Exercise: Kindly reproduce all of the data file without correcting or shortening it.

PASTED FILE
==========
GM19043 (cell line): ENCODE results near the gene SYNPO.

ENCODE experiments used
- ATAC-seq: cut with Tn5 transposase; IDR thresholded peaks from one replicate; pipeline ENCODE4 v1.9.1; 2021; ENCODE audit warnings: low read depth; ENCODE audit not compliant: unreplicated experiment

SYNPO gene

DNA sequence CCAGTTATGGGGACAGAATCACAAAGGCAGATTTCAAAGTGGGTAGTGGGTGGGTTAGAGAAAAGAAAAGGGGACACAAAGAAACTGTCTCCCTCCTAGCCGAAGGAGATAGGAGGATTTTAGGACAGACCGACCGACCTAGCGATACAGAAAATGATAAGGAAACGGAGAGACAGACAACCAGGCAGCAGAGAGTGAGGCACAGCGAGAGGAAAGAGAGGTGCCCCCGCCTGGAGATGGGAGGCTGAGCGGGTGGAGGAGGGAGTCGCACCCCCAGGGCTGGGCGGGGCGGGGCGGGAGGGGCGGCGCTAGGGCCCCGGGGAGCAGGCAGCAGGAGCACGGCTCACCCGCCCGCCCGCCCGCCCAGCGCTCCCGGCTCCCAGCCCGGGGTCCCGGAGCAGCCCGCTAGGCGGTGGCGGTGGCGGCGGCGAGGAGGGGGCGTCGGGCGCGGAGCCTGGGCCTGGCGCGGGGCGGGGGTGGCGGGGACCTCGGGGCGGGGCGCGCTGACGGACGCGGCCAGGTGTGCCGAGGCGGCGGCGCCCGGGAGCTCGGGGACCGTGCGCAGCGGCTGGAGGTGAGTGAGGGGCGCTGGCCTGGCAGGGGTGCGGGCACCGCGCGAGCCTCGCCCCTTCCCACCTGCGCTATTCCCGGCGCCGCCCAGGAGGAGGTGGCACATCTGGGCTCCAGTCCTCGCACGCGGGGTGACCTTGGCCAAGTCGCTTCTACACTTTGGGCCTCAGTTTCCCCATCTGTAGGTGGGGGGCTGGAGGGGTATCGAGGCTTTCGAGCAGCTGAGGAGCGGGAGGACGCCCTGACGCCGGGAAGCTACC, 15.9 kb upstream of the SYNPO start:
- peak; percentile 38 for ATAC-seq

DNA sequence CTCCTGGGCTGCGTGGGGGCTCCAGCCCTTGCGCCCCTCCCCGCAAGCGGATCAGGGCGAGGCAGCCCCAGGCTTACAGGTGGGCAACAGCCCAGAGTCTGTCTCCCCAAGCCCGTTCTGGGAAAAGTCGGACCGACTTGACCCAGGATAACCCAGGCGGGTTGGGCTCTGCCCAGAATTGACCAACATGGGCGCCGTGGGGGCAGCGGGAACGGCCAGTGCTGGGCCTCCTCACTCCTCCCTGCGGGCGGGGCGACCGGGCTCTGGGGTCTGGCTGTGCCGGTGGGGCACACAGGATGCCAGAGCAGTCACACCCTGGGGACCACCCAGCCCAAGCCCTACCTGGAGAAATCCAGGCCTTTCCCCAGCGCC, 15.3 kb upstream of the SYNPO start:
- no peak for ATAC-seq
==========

GM19043 (cell line): ENCODE results near the gene SYNPO.

ENCODE experiments used
- ATAC-seq: cut with Tn5 transposase; IDR thresholded peaks from one replicate; pipeline ENCODE4 v1.9.1; 2021; ENCODE audit warnings: low read depth; ENCODE audit not compliant: unreplicated experiment

SYNPO gene

DNA sequence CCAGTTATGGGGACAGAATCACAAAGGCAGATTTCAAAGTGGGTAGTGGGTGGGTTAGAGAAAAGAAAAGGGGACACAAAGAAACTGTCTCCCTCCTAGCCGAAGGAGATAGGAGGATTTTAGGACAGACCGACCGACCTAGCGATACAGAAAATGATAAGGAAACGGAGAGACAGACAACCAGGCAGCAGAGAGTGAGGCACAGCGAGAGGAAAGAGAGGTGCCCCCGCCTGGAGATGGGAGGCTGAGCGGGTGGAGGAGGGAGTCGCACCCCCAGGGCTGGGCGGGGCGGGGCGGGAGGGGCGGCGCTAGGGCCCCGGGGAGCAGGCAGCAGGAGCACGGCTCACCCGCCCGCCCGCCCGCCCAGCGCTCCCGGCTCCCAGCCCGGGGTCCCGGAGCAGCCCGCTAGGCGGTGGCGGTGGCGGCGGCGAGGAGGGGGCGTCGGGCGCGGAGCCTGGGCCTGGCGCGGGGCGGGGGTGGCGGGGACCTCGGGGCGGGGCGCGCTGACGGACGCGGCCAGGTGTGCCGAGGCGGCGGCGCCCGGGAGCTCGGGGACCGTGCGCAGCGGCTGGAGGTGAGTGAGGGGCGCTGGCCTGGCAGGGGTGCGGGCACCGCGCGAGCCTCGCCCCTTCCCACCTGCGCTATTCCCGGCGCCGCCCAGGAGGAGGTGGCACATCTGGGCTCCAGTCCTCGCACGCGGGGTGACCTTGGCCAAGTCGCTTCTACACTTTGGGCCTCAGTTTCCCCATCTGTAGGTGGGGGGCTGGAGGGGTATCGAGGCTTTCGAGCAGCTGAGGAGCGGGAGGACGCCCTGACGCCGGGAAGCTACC, 15.9 kb upstream of the SYNPO start:
- peak; percentile 38 for ATAC-seq

DNA sequence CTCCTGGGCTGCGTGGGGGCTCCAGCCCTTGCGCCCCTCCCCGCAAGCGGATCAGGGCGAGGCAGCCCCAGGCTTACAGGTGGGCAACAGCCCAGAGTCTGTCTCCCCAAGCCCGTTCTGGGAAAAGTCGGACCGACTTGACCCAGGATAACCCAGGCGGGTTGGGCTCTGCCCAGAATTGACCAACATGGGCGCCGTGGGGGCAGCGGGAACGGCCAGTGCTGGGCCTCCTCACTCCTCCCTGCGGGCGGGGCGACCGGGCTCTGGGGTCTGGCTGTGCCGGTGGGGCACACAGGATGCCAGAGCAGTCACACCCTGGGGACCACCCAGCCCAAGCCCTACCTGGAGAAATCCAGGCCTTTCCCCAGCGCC, 15.3 kb upstream of the SYNPO start:
- no peak for ATAC-seq